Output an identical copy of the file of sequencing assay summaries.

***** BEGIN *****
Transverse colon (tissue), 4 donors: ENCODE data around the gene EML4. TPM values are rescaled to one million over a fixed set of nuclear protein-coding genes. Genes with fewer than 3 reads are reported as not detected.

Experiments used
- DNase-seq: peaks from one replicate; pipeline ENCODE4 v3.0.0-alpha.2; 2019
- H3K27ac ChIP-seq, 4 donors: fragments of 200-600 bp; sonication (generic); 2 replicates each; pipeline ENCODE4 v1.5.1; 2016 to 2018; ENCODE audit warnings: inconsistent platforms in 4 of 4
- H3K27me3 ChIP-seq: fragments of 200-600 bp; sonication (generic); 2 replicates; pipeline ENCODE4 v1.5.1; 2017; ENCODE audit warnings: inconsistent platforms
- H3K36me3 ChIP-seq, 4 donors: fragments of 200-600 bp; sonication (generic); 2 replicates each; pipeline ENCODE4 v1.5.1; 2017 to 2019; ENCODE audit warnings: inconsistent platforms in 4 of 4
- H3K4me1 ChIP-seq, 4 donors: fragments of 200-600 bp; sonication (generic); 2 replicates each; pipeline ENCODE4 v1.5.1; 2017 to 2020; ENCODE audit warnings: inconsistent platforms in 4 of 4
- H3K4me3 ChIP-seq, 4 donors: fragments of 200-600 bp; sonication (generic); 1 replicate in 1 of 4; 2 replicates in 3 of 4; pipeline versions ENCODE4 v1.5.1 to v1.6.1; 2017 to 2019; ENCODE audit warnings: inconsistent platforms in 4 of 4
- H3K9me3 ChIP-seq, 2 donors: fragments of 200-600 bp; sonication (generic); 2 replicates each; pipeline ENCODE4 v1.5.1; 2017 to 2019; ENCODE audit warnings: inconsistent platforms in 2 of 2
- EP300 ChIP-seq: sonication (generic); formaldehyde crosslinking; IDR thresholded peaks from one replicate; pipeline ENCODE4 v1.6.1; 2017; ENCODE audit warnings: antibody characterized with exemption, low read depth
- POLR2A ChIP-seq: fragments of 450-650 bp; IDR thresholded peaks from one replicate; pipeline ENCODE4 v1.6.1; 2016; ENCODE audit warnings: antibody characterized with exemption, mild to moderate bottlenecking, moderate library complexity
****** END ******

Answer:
Transverse colon (tissue), 4 donors: ENCODE data around the gene EML4. TPM values are rescaled to one million over a fixed set of nuclear protein-coding genes. Genes with fewer than 3 reads are reported as not detected.

Experiments used
- DNase-seq: peaks from one replicate; pipeline ENCODE4 v3.0.0-alpha.2; 2019
- H3K27ac ChIP-seq, 4 donors: fragments of 200-600 bp; sonication (generic); 2 replicates each; pipeline ENCODE4 v1.5.1; 2016 to 2018; ENCODE audit warnings: inconsistent platforms in 4 of 4
- H3K27me3 ChIP-seq: fragments of 200-600 bp; sonication (generic); 2 replicates; pipeline ENCODE4 v1.5.1; 2017; ENCODE audit warnings: inconsistent platforms
- H3K36me3 ChIP-seq, 4 donors: fragments of 200-600 bp; sonication (generic); 2 replicates each; pipeline ENCODE4 v1.5.1; 2017 to 2019; ENCODE audit warnings: inconsistent platforms in 4 of 4
- H3K4me1 ChIP-seq, 4 donors: fragments of 200-600 bp; sonication (generic); 2 replicates each; pipeline ENCODE4 v1.5.1; 2017 to 2020; ENCODE audit warnings: inconsistent platforms in 4 of 4
- H3K4me3 ChIP-seq, 4 donors: fragments of 200-600 bp; sonication (generic); 1 replicate in 1 of 4; 2 replicates in 3 of 4; pipeline versions ENCODE4 v1.5.1 to v1.6.1; 2017 to 2019; ENCODE audit warnings: inconsistent platforms in 4 of 4
- H3K9me3 ChIP-seq, 2 donors: fragments of 200-600 bp; sonication (generic); 2 replicates each; pipeline ENCODE4 v1.5.1; 2017 to 2019; ENCODE audit warnings: inconsistent platforms in 2 of 2
- EP300 ChIP-seq: sonication (generic); formaldehyde crosslinking; IDR thresholded peaks from one replicate; pipeline ENCODE4 v1.6.1; 2017; ENCODE audit warnings: antibody characterized with exemption, low read depth
- POLR2A ChIP-seq: fragments of 450-650 bp; IDR thresholded peaks from one replicate; pipeline ENCODE4 v1.6.1; 2016; ENCODE audit warnings: antibody characterized with exemption, mild to moderate bottlenecking, moderate library complexity